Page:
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1st U.S. Lidl Stores to Debut June 15


At a May 16 event in New York introducing the array of private label products it will offer at its American stores, Lidl revealed that its first locations in the country – the German discount retailer's 28th – would make their debut on June 15. Lidl US CEO Brendan Proctor attributed the earlier opening date – moved up from 2018 – to the U.S. team’s “hard work,” and promised customers a “retooled, refreshed and rethought” grocery experience.

According to press materials provided by Lidl, the company’s first 20 stores to open in the United States will be in Kinston, Greenville, Wilson, Sanford, Rocky Mount, Winston-Salem, Havelock, Rockingham and Wake Forest, N.C; Spartanburg and Greenville, S.C.; and Virginia Beach, Hampton, Culpeper, Chesapeake, Norfolk, Newport News, Richmond (two locations) and North Chesterfield, Va.

The grocer, which established its U.S. headquarters in Arlington County, Va., in 2015, and has three southeastern distribution centers, said it would issue in the coming weeks a full list of stores opening next month. Lidl has already revealed plans to roll out as many as 100 stores by the end of this year along the populous East Coast, stretching from New Jersey to Atlanta and creating 5,000 jobs. Recent news reports have indicated that the company is already preparing for future expansion into Ohio and Texas.

According to Proctor, the store design will adhere to a basic model with the same footprint. Press materials explained that all would “be newly constructed facilities, featuring a manageable, easy-to-shop layout of 20,000 square feet with only six aisles.” Proctor observed the the company depended on focus groups in creating the store layout, adopting such recommendations as making sure the locations include lots of natural light. Stores will be open from 8 a.m. to 9 p.m., Sunday through Monday.

In response to a query by Progressive Grocer about advertising in the markets where the first 20 stores would be opening, Proctor replied that the company’s social media platforms had just gone live and would play a role in publicizing store openings, but said it was still too early to discuss TV, radio or other promotional campaign components.

As for its store offering, the company unveiled a range of products representative of its focus on exclusive private label lines, including items sold under the premium Preferred Selection brand. This “tightly edited assortment,” in the words of Lidl spokesman Will Harwood, will include fresh and frozen seafood that is certified sustainable by the Marine Stewardship Council (wild-caught product), Best Aquaculture Practices or the Aquaculture Stewardship Council (both for farm-raised product); fresh-cut flowers starting at $3.99; sliced meats cured in the European style, although mostly sourced in the United States; award-winning cheeses; fresh breads and baked goods that will be made daily in-store; decadent imported chocolates, many of them made with Fair Trade cocoa; and a wine selection overseen by U.S. Director of Wine Adam Lapierre, one of just 353 Masters of Wine in the world, and the creator of Lidl's informational shelf tag system to help wine customers make more informed choices. Further, EVP and Chief Commercial Officer Boudewijn Tiktak assured PG that the locations would carry “an extensive assortment of on-the-go foods” for busy customers, as well as case-ready muscle cuts of 100 percent Black Angus Choice beef. Besides confestions, shelf-stable private label products include pasta, olives, dried fruit, nuts, tea and honey.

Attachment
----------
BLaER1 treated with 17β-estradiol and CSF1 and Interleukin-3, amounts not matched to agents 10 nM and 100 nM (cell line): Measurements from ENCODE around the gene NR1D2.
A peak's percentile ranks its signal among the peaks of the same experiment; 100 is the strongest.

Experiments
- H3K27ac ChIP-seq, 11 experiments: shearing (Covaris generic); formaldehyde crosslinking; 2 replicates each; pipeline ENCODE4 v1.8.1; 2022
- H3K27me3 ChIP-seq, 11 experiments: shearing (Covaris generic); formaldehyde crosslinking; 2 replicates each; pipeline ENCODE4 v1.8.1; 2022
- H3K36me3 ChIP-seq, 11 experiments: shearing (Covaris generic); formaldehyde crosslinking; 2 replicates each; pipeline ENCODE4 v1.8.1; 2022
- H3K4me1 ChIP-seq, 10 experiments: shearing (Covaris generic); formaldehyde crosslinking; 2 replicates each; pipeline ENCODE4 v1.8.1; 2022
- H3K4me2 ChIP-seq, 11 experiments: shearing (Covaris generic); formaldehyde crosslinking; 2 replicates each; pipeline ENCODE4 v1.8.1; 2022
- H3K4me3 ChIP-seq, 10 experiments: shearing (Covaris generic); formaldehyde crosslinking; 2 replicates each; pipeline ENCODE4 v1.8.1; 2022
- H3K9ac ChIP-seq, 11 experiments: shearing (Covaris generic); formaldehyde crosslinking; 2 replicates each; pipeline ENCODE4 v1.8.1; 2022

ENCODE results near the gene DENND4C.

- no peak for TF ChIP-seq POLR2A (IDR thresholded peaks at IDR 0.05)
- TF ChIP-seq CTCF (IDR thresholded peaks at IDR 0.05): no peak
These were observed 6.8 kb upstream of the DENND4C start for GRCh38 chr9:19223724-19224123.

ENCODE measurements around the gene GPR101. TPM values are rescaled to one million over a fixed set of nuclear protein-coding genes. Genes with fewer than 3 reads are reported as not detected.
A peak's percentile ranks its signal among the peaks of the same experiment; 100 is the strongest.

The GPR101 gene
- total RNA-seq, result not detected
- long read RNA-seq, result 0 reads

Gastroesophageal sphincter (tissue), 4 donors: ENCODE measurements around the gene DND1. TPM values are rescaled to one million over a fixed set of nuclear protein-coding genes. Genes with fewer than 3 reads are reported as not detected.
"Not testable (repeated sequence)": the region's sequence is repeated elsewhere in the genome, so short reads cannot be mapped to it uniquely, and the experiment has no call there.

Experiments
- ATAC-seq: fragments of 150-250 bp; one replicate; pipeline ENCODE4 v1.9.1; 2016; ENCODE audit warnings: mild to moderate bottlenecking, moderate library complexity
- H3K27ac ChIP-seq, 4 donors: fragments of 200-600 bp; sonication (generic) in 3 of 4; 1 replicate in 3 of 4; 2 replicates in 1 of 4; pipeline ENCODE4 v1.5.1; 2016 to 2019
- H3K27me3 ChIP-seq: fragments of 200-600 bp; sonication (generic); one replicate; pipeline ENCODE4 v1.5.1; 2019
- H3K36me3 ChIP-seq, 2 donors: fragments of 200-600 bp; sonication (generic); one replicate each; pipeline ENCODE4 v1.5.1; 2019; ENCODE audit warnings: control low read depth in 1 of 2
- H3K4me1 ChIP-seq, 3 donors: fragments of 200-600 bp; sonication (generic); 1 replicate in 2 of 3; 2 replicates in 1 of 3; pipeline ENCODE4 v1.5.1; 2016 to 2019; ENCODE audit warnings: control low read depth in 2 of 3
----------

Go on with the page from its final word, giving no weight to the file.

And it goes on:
About 90 percent of Lidl’s products in its U.S. stores will be private label, with some as-yet-undisclosed national brands added to the mix.

 As well as samples of private label items in the above categories, the event offered specially created dishes whipped up by culinary celebrity Amanda Freitag, author of “The Chef Next Door,” from those products, including scallop ceviche and a salmon BLT featuring thick-cut bacon on a multiseed roll. Freitag lauded Lidl for providing people greater access to “high-quality products at decent prices,” a proposition that she believed could “change the face” of grocery.

Amanda Freitag samples Lidl private label products

Proctor noted that the company’s practice was to build long-term, mutually beneficial relationships with suppliers and develop products according to exacting specifications, thereby achieving, as more than one Lidl executive put it, “the highest possible quality at the lowest possible price.”

Additionally, the stores will carry limited-time nonfood products. The weekly selection will include fitness gear, small kitchen appliances, toys and outdoor furniture. Ahead of the store openings, the company explained in a YouTube video, embedded below, how its Fresh 5 and weekly themed specials will work.

Despite all of the exclusive, upscale offerings on display at the event, Tiktak stressed the essentially democratic nature of what he called Lidl’s “incomparable concept," asserting, “We are a supermarket for everybody.”

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